However, BMI’s report acknowledges that regulatory uncertainty in the country, mostly linked to a potential revision of its mining code and upcoming presidential elections, will remain a key barrier to the resource sector's long-term growth. They place the country in the 59th position for mining risks out of the 61 countries they list in their Mining Risk/Reward Index.
BMI also warns that the lack of substantial infrastructure and power are two other factors that will weigh on investors decisions in years to come.
Cecilia Jamasmie
Mining.com





Wednesday, 20 July 2016

Agribusiness, a step towards increased food dependency in Africa

Agribusiness, a step towards increased food dependency in Africa

20/07/2016


The village of Yalifombo, on the banks of the Congo River in the Democratic Republic of the Congo (DRC), was an essentially agricultural community. In this village it is possible to observe how the local economy, which revolved around traditional cultivation of oil palm, has collapsed from the dramatic increase in industrial plantations. Throughout the Congo Basin sub-region, whether in Mundemba (Cameroon) or Mboma (Gabon), we see agribusiness increasingly competing with local agricultural economies. The system that certain public policies promote today is destroying systems that have been beneficial to peasant communities for a long time.
African peasant farmers’ organizations and NGOs continue to assert that the future of farming is not in industrial agriculture but in peasant farming, which is feeding the world and is capable of cooling the planet through agroecology and a respect for biodiversity. (1)
For example, in the report “Unlocking the Potential of Family Farms,” the National Rural Coalition (CNCR, for its French acronym) in Senegal shows that family farms—not agribusinesses—are perfectly capable of feeding the country, and indeed currently do. Family farms provide the main source of food for the Senegalese population, meeting 70% of its needs in both rural and urban areas. (2)
However, powerful pressures continue to impose the agribusiness model.
After promises made during the 2003 African Union Summit in Malabo (Equatorial Guinea)—to allocate at least 10% of their national budgets to agricultural investment by 2008—African States are still expecting financial institutions to develop agriculture that will feed their citizens.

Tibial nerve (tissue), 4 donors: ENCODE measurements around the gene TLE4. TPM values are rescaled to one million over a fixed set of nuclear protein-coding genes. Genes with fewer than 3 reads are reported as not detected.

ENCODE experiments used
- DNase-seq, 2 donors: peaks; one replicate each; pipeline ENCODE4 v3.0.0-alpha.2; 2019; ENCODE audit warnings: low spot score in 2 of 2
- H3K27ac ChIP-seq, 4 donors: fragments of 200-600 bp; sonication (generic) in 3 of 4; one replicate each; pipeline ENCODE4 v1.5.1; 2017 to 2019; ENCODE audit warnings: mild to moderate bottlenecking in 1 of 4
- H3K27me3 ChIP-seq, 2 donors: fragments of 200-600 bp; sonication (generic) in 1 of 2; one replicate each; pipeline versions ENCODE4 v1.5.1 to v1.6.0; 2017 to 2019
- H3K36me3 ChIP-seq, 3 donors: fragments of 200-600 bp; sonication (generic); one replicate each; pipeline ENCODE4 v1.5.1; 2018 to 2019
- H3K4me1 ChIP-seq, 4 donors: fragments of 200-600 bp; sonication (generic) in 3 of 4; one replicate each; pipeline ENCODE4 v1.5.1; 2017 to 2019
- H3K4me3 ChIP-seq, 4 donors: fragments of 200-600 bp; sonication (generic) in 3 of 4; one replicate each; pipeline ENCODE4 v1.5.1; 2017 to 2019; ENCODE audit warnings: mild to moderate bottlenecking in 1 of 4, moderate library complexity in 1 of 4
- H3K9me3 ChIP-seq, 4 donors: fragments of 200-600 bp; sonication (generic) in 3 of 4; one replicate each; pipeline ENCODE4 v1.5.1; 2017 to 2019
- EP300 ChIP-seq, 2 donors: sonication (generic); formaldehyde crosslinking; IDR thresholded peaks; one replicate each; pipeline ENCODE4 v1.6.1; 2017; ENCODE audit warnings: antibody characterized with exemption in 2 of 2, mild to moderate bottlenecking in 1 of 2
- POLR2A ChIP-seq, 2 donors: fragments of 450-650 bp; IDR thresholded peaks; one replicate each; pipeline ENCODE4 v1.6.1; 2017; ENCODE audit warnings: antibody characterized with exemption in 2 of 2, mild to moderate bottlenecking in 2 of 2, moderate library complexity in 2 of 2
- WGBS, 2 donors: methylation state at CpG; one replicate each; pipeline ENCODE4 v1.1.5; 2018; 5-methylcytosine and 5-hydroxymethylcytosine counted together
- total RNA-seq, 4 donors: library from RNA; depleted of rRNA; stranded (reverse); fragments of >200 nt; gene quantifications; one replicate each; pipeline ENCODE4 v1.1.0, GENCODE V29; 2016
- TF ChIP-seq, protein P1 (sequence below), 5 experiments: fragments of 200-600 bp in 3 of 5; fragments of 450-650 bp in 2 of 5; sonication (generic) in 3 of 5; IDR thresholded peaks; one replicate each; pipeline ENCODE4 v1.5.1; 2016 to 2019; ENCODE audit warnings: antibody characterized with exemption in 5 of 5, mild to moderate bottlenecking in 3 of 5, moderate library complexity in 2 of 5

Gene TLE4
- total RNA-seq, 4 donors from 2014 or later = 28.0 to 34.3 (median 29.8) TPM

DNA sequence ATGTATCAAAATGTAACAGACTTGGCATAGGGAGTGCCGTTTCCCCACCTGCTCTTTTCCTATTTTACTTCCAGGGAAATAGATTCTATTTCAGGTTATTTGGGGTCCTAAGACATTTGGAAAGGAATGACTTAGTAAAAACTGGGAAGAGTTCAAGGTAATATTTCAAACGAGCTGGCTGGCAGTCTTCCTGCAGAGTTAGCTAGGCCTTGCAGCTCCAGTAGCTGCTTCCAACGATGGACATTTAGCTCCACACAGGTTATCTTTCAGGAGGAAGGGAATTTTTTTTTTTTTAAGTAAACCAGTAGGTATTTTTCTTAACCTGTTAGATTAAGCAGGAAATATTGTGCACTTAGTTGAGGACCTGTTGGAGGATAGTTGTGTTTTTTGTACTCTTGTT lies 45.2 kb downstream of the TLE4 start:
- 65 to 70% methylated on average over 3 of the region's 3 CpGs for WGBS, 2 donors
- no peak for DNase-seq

Headed by the World Bank with its “win-win” theories, these international financial institutions are trying to redefine African agriculture based on their own programs and a strong complicity with the world of finance, its instruments and the uncertainties that these bring.
In the Democratic Republic of Congo (DRC), a pilot country for these policies, the first of a promised 20 Agroindustrial Parks opened in 2014. Congolese peasant farmers soon denounced this presidential initiative (3), which was an initiative of NEPAD— the New Partnership for Africa’s Development (4).
The allegations concern the lack of consultation, transparency and participation by peasant farmers’ organizations. They also reveal that this program, cheered on by the World Bank, promotes agribusiness. Far from contributing to national development and poverty reduction, Agroindustrial Parks will likely cause forced displacement of communities and land-grabbing.
Thus Congolese peasants are confronting a system which, through tax relief and promotion of certain kinds of crops, is clearly designed to favor foreign investment and not themselves.
In Gabon, another playground for agribusiness, a program entitled GRAINE (5) has formed a public-private partnership between Singaporean group OLAM International and the Republic of Gabon in order to “develop agriculture.”
This program aims to create 30,000 jobs (through self-employment) and occupy 200,000 hectares of farmland. It has already begun to take over land from communities in Mboma in the state of Woleu. (6)
Meanwhile, the best cut of the GRAINE program goes to the US-based company Caterpillar, thanks to a 140 million-dollar contract for the acquisition of 475 bulldozers. Yet, what communities are requesting is simply to retain their lands so that they can grow the food they need.
SIAT is another company heavily involved in the agribusiness sector in Gabon, Ivory Coast and other African countries.
Dedicated to growing oil palm and rubber, among other activities, this company also uses artificial insemination techniques to increase the number of cattle in Gabon. Based in Brussels (Belgium), SIAT owns several concessions and occupies some 15,000 hectares in Gabon.
While SIAT claims to have strong social responsibility, there are doubts as to the credibility and veracity of the Environmental and Social Impact Assessment carried out in 2012 in the Bitam/Minvoul region. (7)
These examples from the Congo Basin show that, although foreign investment projects in agriculture and the agribusiness model are presented as “responsible investments” creating “win-win situations,” it would be more useful for African countries to invest in small-scale farming to guarantee their food sovereignty.
Despite all the facilities granted to it, peasants continue to resist agribusiness. Investments in large-scale agribusiness must be curbed for the sake of communities and peace in the region. It is time to stop promoting policies like the G8’s New Alliance for Food Security and Nutrition (NASAN), the European Union’s Economic Partnership Agreements (EPA), or the US’s Millennium Challenge Corporation (MCC), which are forcing African countries to change their policies on land and seeds.
Food sovereignty goes hand in hand with people’s freedom to produce based on their free and informed decisions; it is not subject to the demands of the world food and agriculture commodities market.